The Center for Nutrition Policy and Promotion (CNPP), an organization of the USDA, revamped the familiar “food pyramid” into an easier-to-understand plate graphic called MyPlate to help promote the 2010 Dietary Guidelines for Americans. More information on the MyPlate symbol can be found at www.choosemyplate.gov, and general information about the graphic redesign is excerpted below.
What was the reasoning for developing the new MyPlate symbol?
MyPlate was developed as an effort to promote healthy eating to consumers. The MyPlate icon is easy to understand and it helps to promote messages based on the 2010 Dietary Guidelines for Americans. The new MyPlate icon builds on a familiar image — a plate — and is accompanied by messages to encourage consumers to make healthy choices.
Where are the oils on the MyPlate icon?
To simplify the image, the MyPlate icon includes only the five food groups, to help consumers prioritize their choices. Oils are typically a component in food and usually not a separate item on the plate. The emphasis on the food groups helps consumers think about their entire meal instead of just components or ingredients.
What happened to discretionary calories? How do I count cookies, cakes, pies, etc.?
To simplify the image, the MyPlate icon includes only the five food groups to help remind consumers to eat healthfully. The icon does not include all of the messages of the Dietary Guidelines. Sweets or desserts can be included in a healthy diet as long as food group recommendations are met and overall calorie needs are not exceeded.
Physical Activity is not illustrated on the MyPlate icon. What is the rationale for the change?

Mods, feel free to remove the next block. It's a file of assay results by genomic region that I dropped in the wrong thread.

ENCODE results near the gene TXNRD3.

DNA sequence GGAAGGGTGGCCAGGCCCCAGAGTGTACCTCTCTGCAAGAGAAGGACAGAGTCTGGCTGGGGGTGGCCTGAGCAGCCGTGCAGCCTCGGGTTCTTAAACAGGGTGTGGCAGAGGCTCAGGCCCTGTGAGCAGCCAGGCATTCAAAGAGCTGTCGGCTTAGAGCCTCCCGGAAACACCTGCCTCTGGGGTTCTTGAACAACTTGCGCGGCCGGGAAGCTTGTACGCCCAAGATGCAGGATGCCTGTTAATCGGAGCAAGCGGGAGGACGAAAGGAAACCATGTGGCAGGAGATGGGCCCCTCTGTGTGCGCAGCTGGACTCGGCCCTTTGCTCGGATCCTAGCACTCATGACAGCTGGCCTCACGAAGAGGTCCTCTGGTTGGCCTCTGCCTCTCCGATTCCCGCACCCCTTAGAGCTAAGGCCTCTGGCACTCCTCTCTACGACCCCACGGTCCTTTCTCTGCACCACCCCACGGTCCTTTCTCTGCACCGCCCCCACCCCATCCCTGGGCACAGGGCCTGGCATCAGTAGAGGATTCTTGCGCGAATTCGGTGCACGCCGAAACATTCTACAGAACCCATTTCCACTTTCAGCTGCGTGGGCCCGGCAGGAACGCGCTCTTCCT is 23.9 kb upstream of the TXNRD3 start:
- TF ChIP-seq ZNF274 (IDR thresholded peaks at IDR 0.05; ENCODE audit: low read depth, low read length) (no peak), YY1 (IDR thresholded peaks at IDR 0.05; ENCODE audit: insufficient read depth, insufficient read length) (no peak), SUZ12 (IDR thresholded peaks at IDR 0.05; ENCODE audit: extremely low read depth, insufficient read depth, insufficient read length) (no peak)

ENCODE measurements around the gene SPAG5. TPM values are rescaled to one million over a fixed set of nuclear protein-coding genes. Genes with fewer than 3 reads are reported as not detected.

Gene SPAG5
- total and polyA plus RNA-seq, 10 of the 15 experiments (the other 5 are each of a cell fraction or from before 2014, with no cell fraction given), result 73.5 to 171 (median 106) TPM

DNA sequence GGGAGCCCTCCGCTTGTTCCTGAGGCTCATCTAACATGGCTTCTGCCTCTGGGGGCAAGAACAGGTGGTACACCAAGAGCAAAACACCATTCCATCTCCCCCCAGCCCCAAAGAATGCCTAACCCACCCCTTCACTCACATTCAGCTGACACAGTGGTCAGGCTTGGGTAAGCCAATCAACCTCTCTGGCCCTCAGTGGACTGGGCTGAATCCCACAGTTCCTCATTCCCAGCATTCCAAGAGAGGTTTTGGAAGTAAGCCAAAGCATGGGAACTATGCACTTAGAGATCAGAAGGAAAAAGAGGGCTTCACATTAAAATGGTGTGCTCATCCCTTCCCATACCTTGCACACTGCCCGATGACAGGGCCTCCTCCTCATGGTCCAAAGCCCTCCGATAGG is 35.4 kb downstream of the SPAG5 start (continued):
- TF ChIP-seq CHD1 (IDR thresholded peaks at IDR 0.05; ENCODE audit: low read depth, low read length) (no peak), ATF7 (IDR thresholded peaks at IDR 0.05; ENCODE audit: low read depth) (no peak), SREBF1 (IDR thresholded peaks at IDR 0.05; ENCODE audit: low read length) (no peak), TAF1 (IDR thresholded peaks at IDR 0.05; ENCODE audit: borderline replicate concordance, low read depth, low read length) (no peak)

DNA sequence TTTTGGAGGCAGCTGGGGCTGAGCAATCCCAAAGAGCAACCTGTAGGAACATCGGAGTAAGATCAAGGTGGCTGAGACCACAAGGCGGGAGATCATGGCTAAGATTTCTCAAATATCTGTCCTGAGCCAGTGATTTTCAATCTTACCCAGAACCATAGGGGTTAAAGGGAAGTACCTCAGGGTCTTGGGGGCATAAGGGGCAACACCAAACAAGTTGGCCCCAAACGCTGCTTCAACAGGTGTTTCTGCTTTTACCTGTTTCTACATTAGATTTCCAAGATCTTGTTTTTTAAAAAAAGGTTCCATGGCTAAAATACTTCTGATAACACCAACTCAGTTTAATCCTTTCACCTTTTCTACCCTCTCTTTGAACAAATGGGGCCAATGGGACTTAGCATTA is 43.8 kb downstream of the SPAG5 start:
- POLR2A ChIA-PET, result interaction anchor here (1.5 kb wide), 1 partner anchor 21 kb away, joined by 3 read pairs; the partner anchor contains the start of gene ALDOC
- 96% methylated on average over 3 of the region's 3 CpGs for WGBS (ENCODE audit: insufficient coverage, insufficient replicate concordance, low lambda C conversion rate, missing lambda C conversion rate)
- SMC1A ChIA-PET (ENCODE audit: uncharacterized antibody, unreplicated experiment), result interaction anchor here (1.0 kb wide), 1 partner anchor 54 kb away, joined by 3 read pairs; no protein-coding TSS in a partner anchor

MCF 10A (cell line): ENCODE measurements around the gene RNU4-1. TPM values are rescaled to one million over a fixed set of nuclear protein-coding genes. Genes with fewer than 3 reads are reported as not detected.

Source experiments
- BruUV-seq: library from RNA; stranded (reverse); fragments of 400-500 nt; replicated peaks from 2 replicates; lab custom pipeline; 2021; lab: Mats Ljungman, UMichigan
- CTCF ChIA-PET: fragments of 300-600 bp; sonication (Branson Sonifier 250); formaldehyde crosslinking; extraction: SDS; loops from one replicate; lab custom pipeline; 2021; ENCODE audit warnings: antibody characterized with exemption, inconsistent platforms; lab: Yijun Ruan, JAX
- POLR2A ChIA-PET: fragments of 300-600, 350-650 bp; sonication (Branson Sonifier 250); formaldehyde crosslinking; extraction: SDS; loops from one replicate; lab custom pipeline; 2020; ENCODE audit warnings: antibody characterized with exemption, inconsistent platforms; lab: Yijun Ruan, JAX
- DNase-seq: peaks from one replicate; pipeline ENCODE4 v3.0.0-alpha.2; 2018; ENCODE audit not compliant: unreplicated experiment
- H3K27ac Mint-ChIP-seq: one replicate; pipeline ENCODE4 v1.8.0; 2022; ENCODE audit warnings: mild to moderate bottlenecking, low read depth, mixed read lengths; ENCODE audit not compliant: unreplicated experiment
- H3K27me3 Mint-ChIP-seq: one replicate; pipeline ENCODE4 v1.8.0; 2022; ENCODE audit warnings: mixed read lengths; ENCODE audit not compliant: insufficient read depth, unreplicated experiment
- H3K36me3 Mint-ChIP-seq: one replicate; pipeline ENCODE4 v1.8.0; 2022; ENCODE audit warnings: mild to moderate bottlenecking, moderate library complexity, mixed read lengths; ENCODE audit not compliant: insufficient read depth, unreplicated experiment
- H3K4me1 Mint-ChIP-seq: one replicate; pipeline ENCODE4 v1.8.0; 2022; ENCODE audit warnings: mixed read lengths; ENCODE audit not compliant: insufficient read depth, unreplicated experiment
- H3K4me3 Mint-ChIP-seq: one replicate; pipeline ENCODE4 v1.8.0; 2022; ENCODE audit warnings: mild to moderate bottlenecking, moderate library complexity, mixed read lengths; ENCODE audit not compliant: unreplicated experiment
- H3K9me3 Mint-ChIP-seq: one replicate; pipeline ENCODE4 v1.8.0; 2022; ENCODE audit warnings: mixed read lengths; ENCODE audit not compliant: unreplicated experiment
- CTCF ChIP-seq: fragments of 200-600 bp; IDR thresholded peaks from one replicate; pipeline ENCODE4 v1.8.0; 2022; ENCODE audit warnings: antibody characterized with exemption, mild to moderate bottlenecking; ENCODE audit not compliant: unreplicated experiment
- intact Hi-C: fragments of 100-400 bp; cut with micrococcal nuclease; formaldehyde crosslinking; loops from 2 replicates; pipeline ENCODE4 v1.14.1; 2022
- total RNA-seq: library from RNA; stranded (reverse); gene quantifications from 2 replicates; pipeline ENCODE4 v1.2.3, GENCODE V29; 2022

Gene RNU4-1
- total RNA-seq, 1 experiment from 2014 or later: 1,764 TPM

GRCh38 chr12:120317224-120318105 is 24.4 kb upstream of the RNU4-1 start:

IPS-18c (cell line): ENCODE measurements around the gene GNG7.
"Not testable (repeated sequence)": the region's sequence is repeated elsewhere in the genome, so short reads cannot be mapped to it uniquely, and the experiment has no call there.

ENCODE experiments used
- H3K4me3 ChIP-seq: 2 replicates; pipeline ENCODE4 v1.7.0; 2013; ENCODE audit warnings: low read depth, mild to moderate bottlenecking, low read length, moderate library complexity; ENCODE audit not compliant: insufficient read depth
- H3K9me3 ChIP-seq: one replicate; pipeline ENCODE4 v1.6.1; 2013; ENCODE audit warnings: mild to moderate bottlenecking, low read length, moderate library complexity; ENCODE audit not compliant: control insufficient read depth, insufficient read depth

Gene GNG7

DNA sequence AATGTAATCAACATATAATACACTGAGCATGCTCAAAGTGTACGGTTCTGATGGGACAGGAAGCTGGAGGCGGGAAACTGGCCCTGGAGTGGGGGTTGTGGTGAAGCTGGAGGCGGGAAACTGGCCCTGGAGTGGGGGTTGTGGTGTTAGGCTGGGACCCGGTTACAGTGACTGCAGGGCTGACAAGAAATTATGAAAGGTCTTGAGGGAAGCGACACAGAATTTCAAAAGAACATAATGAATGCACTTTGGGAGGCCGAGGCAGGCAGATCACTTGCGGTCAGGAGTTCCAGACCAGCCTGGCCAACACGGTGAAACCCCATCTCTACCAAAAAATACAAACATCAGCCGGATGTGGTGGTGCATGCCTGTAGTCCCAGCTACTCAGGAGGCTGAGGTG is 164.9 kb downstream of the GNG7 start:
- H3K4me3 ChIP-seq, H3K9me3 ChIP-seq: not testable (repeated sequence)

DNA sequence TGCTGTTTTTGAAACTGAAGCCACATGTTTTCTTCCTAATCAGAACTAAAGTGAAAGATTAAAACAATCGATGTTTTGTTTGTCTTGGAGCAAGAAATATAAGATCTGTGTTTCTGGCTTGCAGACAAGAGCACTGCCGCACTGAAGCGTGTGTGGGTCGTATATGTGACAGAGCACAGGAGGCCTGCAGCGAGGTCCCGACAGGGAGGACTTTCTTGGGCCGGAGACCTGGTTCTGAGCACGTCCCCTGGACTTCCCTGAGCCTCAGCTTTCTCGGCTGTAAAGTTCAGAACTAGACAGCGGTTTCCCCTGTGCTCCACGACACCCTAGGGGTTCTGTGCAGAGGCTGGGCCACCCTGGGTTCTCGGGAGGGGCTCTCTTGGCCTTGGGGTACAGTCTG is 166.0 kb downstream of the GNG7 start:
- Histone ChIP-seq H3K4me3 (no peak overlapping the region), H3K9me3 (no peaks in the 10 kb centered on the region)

To simplify the image, the MyPlate icon includes only the five food groups to help remind consumers to eat healthfully. It does not include all of the messages of the Dietary Guidelines. Although not depicted in this icon, physical activity is still very important for an overall healthy lifestyle.
Why is water not included on the MyPlate icon?
The MyPlate icon and the USDA Food Patterns are based on the recommendations of the Dietary Guidelines for Americans. The Guidelines recommendations for water intake do not include a specific recommendation for the quantity to drink. The Guidelines state that "healthy individuals, in general, have an adequate total water intake to meet their needs when they have regular access to drinking water and other beverages. The combination of thirst and typical behaviors, such as drinking beverages with meals, provides sufficient total water intake. Contrary to popular belief, there is no official scientifically-based recommendation to "drink 8 glasses of water per day."
U.S. Department of Agriculture. ChooseMyPlate.gov Website. Washington, DC. FAQs. www.choosemyplate.gov/faqs.html.
Accessed February 12, 2013.